First United Methodist Church (Part 2): A Beatitude in Brick

On April 5, 1931 the congregation of First Methodist Church (see Part 1) held the first communion service in its new church building. The building was designed by church member Wiley Clarkson.

Some views of the building:

church first unitedlook up first united niche closelook up first united tower topentry first united methodist

look up first methodist archeslook up first united reveal

glass first methodist 1night first methodistYou can gain a fuller appreciation of this grand edifice by picking out a motif—such as the quatrefoil—and following it around the building.

look up first united methodist quatrefoilFour quatrefoils.

Three quatrefoils.

Six quatrefoils.

look up first united quatrefoil threeNine quatrefoils.


This entry was posted in Architects, Architecture, Bricks and Martyr, Downtown, Downtown, All Around. Bookmark the permalink.

8 Responses to First United Methodist Church (Part 2): A Beatitude in Brick

  1. Mellinda Timblin says:

    It’s a good thing that God doesn’t get tired. He can dance all night and dance a little longer. For myself, I think I’m about ready to go home.

  2. Mellinda Timblin says:

    It is a place one would expect God to visit.

    • hometown says:

      Take off Your hat and throw it in the corner.
      Don’t see why You don’t stay a little longer.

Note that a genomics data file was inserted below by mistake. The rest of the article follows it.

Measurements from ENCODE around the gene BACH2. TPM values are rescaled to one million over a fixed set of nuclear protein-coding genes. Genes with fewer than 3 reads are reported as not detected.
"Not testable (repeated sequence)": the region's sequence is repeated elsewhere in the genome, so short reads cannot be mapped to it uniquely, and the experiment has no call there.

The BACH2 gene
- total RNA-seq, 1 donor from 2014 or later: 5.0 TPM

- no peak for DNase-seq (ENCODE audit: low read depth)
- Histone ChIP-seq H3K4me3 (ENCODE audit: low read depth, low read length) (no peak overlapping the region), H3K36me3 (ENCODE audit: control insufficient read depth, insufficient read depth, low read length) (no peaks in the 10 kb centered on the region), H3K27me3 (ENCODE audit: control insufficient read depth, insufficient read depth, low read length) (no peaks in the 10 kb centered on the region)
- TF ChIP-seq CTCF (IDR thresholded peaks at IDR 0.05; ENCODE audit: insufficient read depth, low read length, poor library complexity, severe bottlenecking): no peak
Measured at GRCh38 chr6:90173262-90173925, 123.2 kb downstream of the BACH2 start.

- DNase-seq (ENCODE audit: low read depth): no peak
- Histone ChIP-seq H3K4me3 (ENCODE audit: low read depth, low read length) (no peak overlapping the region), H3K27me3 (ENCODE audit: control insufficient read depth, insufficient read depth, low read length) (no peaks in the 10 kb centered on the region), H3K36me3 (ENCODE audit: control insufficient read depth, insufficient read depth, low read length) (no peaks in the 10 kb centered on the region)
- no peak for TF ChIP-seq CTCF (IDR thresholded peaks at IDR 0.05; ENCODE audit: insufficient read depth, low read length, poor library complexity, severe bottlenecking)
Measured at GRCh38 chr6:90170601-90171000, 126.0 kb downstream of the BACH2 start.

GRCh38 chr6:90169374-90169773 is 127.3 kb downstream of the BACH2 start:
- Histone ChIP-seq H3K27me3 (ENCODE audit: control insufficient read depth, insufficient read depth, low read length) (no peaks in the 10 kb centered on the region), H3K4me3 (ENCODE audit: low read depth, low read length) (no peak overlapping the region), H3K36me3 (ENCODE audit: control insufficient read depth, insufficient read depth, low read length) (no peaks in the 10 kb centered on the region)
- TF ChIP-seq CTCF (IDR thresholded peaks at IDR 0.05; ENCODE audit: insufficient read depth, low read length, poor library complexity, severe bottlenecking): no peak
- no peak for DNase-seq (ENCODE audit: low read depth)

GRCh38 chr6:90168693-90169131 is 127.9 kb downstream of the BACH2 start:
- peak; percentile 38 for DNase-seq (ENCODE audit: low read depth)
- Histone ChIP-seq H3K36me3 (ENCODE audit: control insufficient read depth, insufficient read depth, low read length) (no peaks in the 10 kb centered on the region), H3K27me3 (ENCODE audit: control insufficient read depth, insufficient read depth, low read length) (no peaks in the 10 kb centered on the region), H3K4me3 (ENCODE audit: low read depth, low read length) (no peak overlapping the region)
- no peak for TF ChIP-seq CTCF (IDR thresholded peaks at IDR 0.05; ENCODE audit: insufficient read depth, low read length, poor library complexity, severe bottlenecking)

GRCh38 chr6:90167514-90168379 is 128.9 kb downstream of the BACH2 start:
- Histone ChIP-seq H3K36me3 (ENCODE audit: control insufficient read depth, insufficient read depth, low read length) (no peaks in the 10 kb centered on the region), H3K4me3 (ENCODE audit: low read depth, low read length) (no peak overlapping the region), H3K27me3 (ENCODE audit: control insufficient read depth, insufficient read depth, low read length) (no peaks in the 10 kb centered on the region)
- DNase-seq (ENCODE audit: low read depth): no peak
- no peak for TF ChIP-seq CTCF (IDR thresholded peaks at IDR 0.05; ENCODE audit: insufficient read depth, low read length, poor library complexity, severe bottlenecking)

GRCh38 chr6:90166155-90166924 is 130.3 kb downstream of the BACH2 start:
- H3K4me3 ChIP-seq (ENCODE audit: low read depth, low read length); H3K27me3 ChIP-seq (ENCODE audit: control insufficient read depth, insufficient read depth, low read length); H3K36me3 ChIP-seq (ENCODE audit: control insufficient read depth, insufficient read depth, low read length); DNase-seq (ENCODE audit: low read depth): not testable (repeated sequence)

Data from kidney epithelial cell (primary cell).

3. Very interesting. Thanks for all you do.

  4. earl belcher says:

    the map looks like dark ages work mike.

    • hometown says:

      Those bird’s-eye-view maps are fascinating. And pretty accurate. We are lucky to have them from three years.

  5. Kay W. Davis says:

    My parents were early members (not sure if they were members at the earlier 1st church) but were faithful and generous members for many years. My mom was historian for the last ten or so years of her life. Both my daughter and I were married there in our times, and my grandangels, daughter, and I were all christened there. It’s a beautiful “cathedral” and all of the symbols have meaning as I learned in my confirmation class. The most notable symbol is the height difference in the two steeples “which symbolizes man and wife” I was taught.

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